In brief: The FTC is in the final stages of filing an antitrust lawsuit against Amazon that is so large and far-reaching, it has the potential to break up parts of the company. It's expected to be officially filed as soon as August and could force the tech giant to change several of its business practices.

The suit's main allegation is that Amazon abuses its dominance in the market to reward merchants who use its logistics (warehousing, shipping) and advertising services, punish those who don't, and block lower prices on competing websites.

According to Bloomberg, citing documents reviewed by the publication and three people familiar with the matter, FTC investigators and the office of agency boss Lina Khan have been honing the case for several months, finalizing details such as where to file.

The Commission has interviewed dozens of witnesses from within and outside of Amazon, writes Politico, including CEO Andy Jassy and former CEO and founder Jeff Bezos. It has collected millions of documents from the company and third parties to build the case.

Among the suit's allegations is that Amazon requires third-party retailers on its site to offer goods at their lowest prices on the platform, meaning they can't be found cheaper than on Amazon. The company previously denied these allegations, claiming that sellers decide their own prices.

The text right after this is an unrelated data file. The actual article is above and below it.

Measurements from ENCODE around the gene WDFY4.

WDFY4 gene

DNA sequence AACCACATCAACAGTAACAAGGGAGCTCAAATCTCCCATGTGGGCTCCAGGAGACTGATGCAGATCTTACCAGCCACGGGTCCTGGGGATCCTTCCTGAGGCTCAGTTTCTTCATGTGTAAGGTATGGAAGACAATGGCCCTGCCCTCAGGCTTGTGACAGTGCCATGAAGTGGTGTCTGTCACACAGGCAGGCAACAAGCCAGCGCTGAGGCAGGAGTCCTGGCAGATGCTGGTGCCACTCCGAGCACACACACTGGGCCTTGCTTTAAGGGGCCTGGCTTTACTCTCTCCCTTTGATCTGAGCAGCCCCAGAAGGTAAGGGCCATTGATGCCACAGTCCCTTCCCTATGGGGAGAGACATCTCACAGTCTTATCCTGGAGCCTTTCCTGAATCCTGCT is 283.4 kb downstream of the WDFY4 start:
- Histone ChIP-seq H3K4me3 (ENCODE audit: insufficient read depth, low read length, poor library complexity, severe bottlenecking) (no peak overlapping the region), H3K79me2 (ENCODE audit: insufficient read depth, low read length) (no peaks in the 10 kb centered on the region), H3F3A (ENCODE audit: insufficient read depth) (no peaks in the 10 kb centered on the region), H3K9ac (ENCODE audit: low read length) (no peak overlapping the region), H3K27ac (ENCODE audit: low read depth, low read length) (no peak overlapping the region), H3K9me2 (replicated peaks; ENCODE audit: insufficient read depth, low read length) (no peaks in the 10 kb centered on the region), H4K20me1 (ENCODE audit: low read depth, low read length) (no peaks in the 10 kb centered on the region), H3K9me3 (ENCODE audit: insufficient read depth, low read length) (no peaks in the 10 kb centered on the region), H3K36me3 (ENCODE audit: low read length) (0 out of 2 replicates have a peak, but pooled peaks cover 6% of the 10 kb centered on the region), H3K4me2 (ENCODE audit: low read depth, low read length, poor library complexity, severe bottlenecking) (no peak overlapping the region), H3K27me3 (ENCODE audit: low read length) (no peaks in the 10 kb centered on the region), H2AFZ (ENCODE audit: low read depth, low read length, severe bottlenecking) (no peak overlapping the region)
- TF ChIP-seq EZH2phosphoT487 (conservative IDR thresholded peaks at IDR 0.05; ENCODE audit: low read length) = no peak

Amazon's Prime subscription, which includes next/same-day deliveries, video streaming, music, books, and games, is also a target for the FTC as the agency believes it illegally solidifies the company's market power.

More than half of Amazon's sales come from third-party merchants who this year started paying an average of over 50% commission on every sale, up from 35.2% in 2016, the result of it raising Fulfillment by Amazon fees every year and increasing storage fees.

While paying for Amazon's logistics and advertising services is optional, most merchants consider these, especially advertising, a necessary part of doing business. Moreover, the FTC has reportedly amassed evidence that Amazon disadvantages merchants who don't use the services by giving them lower placements.

If the suit is successful, Khan is likely to seek a court-ordered restructuring of Amazon. The FTC is likely to file its case in federal court rather than its in-house tribunal.

The FTC has had Amazon in its sights this year. The company recently agreed to a $5.8 million settlement with the Commission over Ring privacy violations that included employees spying on customers. And in June, the FTC sued Amazon over "deceptive" Prime subscription tactics.